Local News

Benson Police Chief Exposed to Toxic Fumes: 'I Was Gasping for Breath'

Posted September 1, 2007
Updated September 2, 2007

— Benson Police Chief Kenneth Edwards was recuperating Saturday after he said he endured the scariest moment of his life just several hours before.

Edwards was rushed to the hospital just after midnight after discovering a working mobile meth lab during a routine traffic stop. He immediately became sickened by the toxic fumes.

“Instantly, I lost my breath, my eyes were dry, my throat was dry, I was gasping for breath,” he said. “I don’t remember a whole lot after that.”

Edwards pulled over a red Chevy pickup truck at the intersection of Highway 50 and Benson Hardee Road around midnight Friday, police said. The driver, Kenneth Scott West, gave Edwards permission to search the car, authorities said.

While performing the search, Edwards was exposed to the toxic fumes.

“I had no idea what I was about to encounter,” he said. “It was a panicky situation. It was scary, as scared as I’ve ever been.”

Two other officers with Edwards at the traffic stop were not hurt and called in approximately a dozen units as backup.

Edwards was transported by ambulance to Betsy Johnson Memorial Hospital, where he was treated and released. He was still battling a cough and some other discomfort Saturday afternoon.

“My throat’s still hurting. My lungs are sore,” Edwards said.

West was arrested at the scene and charged with possession of meth, manufacturing meth and maintaining a vehicle manufacturing meth. Police said they might file additional charges against him.

West was being held in the Johnston County Jail under a $40,000 bond.


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  • supercop1022 Sep 3, 2007

    First let me start by qualifying myself, I’m one of Chief K O Edwards’s officers and have been in Law Enforcement for 6 years. Chief Edwards is doing fine as of 09/03/2007, still has a little bit of a soar throat. Some of you have stated that you thought he was making to much out of this, well as long as I have know him he has never exaggerated anything. Chief Edwards is also one of a very few Chiefs that works the normal 8-5 Mon-Fri, after 5 pm he stays around until at least 1 am on Thru-Sat nights, to assist his patrol officers in stopping street level crimes such as narcotics violations, gang violence and traffic violations, because he truly cares about the community he serves. Some of you have wondered about it taking 12 officers to secure the crime scene, this was due to it being a safety hazard to the public, we needed officers to block several streets, help get residents out of nearby houses and wait on the SBI meth lab clean up crew. Once every thing was handled, offic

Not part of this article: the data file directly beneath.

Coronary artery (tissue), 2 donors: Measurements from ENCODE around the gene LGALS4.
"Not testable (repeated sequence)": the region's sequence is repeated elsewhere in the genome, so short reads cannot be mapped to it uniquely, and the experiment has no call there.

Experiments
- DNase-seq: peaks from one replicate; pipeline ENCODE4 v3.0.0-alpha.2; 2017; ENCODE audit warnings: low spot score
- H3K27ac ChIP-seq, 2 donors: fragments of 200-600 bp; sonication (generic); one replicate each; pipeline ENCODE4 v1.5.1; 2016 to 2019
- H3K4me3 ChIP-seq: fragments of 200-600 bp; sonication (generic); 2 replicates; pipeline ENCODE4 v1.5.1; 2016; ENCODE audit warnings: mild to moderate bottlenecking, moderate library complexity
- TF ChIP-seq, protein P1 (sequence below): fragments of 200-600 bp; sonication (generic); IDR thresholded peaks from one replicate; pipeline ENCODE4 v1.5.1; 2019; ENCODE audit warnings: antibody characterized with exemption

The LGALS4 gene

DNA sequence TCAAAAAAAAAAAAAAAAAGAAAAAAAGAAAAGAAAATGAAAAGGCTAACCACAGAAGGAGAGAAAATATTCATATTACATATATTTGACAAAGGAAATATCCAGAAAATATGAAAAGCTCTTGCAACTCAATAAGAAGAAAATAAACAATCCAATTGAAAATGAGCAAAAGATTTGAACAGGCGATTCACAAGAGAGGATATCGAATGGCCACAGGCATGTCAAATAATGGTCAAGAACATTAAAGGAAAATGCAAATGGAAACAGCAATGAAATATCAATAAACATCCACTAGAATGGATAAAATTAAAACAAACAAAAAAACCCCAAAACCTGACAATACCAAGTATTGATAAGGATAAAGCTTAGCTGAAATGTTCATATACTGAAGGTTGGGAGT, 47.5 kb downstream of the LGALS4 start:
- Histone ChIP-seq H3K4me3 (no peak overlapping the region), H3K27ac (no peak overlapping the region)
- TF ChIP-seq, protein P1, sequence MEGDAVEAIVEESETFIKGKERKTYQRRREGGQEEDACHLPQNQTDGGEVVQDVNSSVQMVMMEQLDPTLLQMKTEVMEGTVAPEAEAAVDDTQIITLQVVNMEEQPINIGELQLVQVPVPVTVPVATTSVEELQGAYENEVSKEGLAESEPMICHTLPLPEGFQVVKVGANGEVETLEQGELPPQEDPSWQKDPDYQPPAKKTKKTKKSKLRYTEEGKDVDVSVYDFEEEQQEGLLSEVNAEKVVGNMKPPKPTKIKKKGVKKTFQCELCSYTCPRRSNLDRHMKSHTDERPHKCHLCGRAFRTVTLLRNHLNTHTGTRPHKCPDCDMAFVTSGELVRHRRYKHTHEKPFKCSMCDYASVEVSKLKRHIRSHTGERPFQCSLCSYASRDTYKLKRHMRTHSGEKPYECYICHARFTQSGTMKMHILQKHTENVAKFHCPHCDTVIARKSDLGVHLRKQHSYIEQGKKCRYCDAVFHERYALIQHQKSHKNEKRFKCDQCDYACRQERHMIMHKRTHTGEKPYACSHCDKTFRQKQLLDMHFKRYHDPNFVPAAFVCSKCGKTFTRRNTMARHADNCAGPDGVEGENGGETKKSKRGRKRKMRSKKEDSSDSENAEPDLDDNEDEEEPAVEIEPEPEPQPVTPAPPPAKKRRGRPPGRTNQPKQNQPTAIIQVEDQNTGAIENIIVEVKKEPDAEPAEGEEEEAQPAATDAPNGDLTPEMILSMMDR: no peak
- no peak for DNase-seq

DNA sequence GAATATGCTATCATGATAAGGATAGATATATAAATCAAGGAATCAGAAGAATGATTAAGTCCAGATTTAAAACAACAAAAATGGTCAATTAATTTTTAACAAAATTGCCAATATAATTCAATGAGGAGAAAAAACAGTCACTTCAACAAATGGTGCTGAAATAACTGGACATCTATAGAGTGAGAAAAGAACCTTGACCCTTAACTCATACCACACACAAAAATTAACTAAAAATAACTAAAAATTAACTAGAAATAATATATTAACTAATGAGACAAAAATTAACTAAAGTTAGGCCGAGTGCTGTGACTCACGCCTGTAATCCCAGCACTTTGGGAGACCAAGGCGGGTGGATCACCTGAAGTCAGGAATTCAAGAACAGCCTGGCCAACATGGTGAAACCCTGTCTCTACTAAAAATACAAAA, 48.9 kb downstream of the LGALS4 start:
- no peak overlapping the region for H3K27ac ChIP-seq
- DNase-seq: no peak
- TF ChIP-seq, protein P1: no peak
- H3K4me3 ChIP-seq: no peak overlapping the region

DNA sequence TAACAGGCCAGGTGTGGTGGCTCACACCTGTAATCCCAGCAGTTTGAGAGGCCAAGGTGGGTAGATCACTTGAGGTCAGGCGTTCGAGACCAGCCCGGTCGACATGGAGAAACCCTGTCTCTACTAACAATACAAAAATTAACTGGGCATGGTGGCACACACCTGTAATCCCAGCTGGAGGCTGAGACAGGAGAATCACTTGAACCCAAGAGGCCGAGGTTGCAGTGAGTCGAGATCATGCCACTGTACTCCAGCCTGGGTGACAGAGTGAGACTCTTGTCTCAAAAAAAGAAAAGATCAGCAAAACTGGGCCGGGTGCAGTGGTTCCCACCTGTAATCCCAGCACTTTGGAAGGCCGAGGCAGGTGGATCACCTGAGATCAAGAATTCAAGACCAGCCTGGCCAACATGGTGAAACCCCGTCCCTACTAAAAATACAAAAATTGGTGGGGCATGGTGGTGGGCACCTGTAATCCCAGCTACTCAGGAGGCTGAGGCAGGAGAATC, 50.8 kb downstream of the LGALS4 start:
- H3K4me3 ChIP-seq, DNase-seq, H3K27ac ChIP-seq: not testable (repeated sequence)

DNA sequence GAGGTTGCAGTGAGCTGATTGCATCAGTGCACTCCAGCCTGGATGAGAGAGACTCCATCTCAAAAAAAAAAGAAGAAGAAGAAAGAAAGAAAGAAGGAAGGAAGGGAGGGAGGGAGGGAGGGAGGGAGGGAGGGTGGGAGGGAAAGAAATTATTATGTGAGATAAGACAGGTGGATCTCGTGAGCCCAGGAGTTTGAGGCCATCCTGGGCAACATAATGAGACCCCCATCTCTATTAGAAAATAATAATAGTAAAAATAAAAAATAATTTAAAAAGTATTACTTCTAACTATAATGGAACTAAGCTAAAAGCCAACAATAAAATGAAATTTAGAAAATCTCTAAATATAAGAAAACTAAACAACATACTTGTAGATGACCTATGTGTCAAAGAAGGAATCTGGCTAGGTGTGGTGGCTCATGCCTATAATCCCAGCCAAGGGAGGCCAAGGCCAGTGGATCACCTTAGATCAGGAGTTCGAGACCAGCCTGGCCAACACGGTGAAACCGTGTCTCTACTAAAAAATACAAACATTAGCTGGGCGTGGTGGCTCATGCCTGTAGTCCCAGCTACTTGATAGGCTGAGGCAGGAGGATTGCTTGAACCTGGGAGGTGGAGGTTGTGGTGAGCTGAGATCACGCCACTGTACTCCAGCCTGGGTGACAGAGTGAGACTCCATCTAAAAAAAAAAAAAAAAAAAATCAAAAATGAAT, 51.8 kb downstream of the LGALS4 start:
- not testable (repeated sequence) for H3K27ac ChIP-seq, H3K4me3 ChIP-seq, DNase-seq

• Jokers Wild II Sep 3, 2007

    james004 - I am not sure what rock you have been living under but Higher income has nothing to do with the crime rate while it is true that people with higher educations are less likely to end up in prison it does not mean their spoiled step-child will not be out looking "coke" or whatever other party flavor they can get their hands on! If you seriously think crime and drugs would decrease you are sadly mistaken.. How many "rich" people do you know personally?? I can name 3 lawyers right off hand that make in excess of 250,000 a year that are well known coke addicts.. I can name a CEO's son that has been locked up several times for drugs and drinking charges.. This list could go on and on..crime knows NO boundaries when it comes to money.. Even the rich white folk gets in trouble too! you just wont see them sitting in the jail house because they actually make bail, hence out-of-sight, out-of-mind!